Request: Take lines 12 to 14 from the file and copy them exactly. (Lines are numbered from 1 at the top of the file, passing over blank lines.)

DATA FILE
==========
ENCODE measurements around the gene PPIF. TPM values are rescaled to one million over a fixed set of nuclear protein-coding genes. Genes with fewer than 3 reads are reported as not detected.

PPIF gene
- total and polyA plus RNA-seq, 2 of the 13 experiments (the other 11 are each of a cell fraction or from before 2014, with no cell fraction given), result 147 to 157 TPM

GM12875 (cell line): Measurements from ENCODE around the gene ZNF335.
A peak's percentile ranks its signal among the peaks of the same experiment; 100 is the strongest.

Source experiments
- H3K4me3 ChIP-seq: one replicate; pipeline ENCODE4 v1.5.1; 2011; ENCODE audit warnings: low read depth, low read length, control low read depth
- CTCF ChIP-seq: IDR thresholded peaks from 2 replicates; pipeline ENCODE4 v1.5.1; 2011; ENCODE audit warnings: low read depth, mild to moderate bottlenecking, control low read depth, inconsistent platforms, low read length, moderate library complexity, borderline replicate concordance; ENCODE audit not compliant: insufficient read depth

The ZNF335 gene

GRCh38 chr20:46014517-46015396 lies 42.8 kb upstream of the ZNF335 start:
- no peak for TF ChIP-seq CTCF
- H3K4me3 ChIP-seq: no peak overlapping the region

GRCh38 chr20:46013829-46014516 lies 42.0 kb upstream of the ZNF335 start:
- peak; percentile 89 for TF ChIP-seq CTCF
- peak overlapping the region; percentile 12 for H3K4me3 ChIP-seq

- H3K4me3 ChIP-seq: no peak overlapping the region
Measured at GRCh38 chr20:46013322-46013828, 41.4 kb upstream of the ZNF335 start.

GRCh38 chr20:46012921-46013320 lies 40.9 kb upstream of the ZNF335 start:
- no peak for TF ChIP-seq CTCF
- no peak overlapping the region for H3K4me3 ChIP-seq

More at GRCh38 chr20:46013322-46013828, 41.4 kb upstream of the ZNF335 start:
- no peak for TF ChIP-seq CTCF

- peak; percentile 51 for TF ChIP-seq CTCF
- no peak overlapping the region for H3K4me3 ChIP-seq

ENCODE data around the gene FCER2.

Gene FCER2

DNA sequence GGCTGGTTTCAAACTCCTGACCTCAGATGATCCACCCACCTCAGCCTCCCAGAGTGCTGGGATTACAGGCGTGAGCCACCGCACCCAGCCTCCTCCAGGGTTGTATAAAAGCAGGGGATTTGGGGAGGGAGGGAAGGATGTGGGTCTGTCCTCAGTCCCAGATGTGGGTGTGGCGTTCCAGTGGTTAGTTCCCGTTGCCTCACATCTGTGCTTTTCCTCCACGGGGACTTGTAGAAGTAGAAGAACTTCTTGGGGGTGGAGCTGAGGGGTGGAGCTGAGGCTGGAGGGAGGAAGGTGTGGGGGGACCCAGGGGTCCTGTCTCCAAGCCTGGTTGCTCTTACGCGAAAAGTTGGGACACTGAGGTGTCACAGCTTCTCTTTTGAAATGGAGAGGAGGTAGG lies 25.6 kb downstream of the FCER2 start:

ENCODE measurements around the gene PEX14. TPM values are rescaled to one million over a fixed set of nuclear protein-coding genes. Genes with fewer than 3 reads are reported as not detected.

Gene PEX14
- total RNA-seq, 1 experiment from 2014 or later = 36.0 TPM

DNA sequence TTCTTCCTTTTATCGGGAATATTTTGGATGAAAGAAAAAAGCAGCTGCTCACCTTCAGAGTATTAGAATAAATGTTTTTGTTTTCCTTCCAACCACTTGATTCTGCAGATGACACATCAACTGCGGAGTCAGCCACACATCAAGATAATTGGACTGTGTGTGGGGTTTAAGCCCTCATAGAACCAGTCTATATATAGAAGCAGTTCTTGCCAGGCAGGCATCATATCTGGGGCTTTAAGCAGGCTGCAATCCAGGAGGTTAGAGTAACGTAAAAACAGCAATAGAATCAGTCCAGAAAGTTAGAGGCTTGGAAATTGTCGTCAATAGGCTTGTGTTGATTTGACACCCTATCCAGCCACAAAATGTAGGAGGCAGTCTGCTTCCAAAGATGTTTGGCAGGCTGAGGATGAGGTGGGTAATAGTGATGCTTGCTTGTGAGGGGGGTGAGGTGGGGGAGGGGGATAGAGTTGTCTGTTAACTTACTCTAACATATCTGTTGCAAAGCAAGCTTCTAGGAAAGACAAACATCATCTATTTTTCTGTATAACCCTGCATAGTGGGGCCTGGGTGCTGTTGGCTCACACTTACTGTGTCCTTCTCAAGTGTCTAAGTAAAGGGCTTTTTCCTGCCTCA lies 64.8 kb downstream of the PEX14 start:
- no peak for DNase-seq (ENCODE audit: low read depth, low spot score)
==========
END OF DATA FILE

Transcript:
- H3K4me3 ChIP-seq: no peak overlapping the region

GRCh38 chr20:46013829-46014516 lies 42.0 kb upstream of the ZNF335 start:
- peak; percentile 89 for TF ChIP-seq CTCF